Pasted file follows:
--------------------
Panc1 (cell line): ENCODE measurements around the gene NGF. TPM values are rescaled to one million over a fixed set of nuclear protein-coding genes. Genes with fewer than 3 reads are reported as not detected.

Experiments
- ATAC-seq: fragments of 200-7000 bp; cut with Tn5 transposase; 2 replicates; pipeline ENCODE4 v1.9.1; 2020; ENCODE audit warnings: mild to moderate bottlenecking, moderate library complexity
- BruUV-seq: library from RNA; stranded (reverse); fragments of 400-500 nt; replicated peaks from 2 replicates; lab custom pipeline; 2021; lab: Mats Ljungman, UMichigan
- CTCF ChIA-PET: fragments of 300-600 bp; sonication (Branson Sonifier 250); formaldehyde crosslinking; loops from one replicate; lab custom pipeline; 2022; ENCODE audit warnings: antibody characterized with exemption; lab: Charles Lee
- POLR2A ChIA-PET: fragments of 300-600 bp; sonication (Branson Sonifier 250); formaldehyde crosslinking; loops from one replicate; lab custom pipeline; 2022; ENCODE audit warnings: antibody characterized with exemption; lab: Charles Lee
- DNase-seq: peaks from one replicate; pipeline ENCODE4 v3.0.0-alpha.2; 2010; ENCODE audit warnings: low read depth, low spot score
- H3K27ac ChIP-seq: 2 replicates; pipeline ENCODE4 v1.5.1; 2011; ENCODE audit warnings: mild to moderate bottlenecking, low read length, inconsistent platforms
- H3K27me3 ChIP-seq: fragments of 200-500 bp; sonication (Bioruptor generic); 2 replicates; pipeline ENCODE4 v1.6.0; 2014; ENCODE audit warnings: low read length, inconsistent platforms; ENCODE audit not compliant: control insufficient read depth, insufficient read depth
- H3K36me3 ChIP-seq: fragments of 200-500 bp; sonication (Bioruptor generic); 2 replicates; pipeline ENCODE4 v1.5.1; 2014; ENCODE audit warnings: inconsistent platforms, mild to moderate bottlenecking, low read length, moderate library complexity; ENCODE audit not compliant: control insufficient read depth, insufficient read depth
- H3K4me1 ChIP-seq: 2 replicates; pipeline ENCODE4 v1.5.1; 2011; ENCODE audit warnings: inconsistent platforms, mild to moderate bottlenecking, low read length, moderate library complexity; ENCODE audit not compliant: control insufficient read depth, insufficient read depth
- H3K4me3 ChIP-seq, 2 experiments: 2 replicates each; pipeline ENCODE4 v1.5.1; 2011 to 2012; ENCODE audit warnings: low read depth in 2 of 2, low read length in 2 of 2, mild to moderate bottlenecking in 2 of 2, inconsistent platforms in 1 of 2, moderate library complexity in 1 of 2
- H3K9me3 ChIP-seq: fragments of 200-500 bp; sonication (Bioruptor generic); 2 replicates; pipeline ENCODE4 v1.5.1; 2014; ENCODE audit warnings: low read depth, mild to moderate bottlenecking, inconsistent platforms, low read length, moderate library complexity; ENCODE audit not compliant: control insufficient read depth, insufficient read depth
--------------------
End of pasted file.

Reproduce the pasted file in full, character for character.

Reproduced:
Panc1 (cell line): ENCODE measurements around the gene NGF. TPM values are rescaled to one million over a fixed set of nuclear protein-coding genes. Genes with fewer than 3 reads are reported as not detected.

Experiments
- ATAC-seq: fragments of 200-7000 bp; cut with Tn5 transposase; 2 replicates; pipeline ENCODE4 v1.9.1; 2020; ENCODE audit warnings: mild to moderate bottlenecking, moderate library complexity
- BruUV-seq: library from RNA; stranded (reverse); fragments of 400-500 nt; replicated peaks from 2 replicates; lab custom pipeline; 2021; lab: Mats Ljungman, UMichigan
- CTCF ChIA-PET: fragments of 300-600 bp; sonication (Branson Sonifier 250); formaldehyde crosslinking; loops from one replicate; lab custom pipeline; 2022; ENCODE audit warnings: antibody characterized with exemption; lab: Charles Lee
- POLR2A ChIA-PET: fragments of 300-600 bp; sonication (Branson Sonifier 250); formaldehyde crosslinking; loops from one replicate; lab custom pipeline; 2022; ENCODE audit warnings: antibody characterized with exemption; lab: Charles Lee
- DNase-seq: peaks from one replicate; pipeline ENCODE4 v3.0.0-alpha.2; 2010; ENCODE audit warnings: low read depth, low spot score
- H3K27ac ChIP-seq: 2 replicates; pipeline ENCODE4 v1.5.1; 2011; ENCODE audit warnings: mild to moderate bottlenecking, low read length, inconsistent platforms
- H3K27me3 ChIP-seq: fragments of 200-500 bp; sonication (Bioruptor generic); 2 replicates; pipeline ENCODE4 v1.6.0; 2014; ENCODE audit warnings: low read length, inconsistent platforms; ENCODE audit not compliant: control insufficient read depth, insufficient read depth
- H3K36me3 ChIP-seq: fragments of 200-500 bp; sonication (Bioruptor generic); 2 replicates; pipeline ENCODE4 v1.5.1; 2014; ENCODE audit warnings: inconsistent platforms, mild to moderate bottlenecking, low read length, moderate library complexity; ENCODE audit not compliant: control insufficient read depth, insufficient read depth
- H3K4me1 ChIP-seq: 2 replicates; pipeline ENCODE4 v1.5.1; 2011; ENCODE audit warnings: inconsistent platforms, mild to moderate bottlenecking, low read length, moderate library complexity; ENCODE audit not compliant: control insufficient read depth, insufficient read depth
- H3K4me3 ChIP-seq, 2 experiments: 2 replicates each; pipeline ENCODE4 v1.5.1; 2011 to 2012; ENCODE audit warnings: low read depth in 2 of 2, low read length in 2 of 2, mild to moderate bottlenecking in 2 of 2, inconsistent platforms in 1 of 2, moderate library complexity in 1 of 2
- H3K9me3 ChIP-seq: fragments of 200-500 bp; sonication (Bioruptor generic); 2 replicates; pipeline ENCODE4 v1.5.1; 2014; ENCODE audit warnings: low read depth, mild to moderate bottlenecking, inconsistent platforms, low read length, moderate library complexity; ENCODE audit not compliant: control insufficient read depth, insufficient read depth